For most of the past decade or so, the Redskins have been
team turmoil. Minicamps have been more about introductions and unlearning what
was learned the previous year than about advanced study. Head coaches and,
especially, defensive coordinators have come and gone as have many players.
Systems have been installed, playbooks have been issued, and everyone has gone
back to square one.
This year, however, the theme is different. The defensive
players are going into their third season under Gregg Williams’ leadership of
the unit. What required thought in 2004 and was beginning to become instinctive
last year is now as natural as rolling out of bed in the morning. Concepts once
foreign to Ashburn, VA such as chemistry and instinct are now in play.
On the offensive side, even though there is a new man in
charge there in Al Saunders, it’s not as though his four-inch-thick playbook
dropped down from Mars or something. Saunders will install more plays but the
basics of the system are the same as Joe Gibbs’ system that the team has been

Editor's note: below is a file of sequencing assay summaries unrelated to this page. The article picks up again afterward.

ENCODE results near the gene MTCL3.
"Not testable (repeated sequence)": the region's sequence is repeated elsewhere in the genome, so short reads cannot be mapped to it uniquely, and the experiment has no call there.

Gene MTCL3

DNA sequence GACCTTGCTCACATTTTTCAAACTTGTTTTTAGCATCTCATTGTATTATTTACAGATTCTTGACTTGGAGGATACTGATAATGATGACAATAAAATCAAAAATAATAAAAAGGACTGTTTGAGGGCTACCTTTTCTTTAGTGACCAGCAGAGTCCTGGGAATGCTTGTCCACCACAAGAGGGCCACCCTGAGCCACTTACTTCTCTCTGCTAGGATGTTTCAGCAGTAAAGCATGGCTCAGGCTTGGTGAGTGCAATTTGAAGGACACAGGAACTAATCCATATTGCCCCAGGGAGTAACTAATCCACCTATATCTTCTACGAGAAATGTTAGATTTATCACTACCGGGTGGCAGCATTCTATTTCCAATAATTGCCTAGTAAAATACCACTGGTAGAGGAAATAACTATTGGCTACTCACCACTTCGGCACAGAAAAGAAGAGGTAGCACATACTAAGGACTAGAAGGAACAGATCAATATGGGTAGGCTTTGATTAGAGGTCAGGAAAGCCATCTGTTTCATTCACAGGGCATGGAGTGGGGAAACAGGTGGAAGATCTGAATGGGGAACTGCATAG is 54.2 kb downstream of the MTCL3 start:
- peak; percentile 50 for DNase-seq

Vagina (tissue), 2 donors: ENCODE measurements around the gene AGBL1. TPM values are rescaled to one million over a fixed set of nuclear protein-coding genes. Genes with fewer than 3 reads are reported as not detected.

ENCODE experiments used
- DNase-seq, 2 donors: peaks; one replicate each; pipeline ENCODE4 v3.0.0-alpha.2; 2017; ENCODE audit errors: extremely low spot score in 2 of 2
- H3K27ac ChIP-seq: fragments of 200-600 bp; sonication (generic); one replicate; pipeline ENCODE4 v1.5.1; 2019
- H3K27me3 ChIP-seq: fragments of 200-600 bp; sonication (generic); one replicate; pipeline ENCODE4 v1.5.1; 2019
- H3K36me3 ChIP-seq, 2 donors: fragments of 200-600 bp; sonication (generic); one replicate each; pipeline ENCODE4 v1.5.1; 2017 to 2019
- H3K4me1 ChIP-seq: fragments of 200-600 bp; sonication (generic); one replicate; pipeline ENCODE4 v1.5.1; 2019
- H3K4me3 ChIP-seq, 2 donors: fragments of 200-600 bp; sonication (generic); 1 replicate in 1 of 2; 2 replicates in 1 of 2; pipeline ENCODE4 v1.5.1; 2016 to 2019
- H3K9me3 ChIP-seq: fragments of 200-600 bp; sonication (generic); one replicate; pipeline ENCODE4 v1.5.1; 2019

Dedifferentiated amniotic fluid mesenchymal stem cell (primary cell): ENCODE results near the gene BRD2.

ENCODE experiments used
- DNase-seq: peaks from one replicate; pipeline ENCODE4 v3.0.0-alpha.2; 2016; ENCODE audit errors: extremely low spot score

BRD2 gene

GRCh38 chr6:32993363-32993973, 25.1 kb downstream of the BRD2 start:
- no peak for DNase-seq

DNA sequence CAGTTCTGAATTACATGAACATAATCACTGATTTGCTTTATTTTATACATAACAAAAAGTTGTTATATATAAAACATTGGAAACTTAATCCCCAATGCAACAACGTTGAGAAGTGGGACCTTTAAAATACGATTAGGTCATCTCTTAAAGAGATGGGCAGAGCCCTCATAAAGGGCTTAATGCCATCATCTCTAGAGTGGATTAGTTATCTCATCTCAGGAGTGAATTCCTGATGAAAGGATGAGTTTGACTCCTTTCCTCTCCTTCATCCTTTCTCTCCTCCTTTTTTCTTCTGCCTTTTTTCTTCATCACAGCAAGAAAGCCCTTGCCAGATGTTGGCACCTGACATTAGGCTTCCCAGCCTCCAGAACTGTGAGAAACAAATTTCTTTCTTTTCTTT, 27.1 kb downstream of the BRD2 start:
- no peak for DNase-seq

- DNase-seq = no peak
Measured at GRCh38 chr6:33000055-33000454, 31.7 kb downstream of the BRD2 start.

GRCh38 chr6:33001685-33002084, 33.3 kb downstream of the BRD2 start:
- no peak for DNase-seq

running for two years. There will be some late nights as the players absorb the
contents, but it’s all written in a language that they are familiar with.
Certainly, there are changes. LaVar Arrington will be
learning his sixth new defensive system in seven years in the league, but it
will be for the New York Giants. His weakside linebacker spot is up for grabs
and veterans Chris Clemons and Warrick Holdman hope to convince the coaches to
go slowly on the development of Rocky McIntosh, the team’s top draft pick who
will sit out this minicamp while recovering from some minor knee surgery.
Receivers Brandon Lloyd and Antwaan Randle El will be
sorting out how they will compliment Santana Moss while safety Adam Archuleta
and defensive end Andre Carter will continue to absorb the intricacies of
Williams’ defense. Those four represent upgrades, not the change for the sake
of change we’ve seen in the past.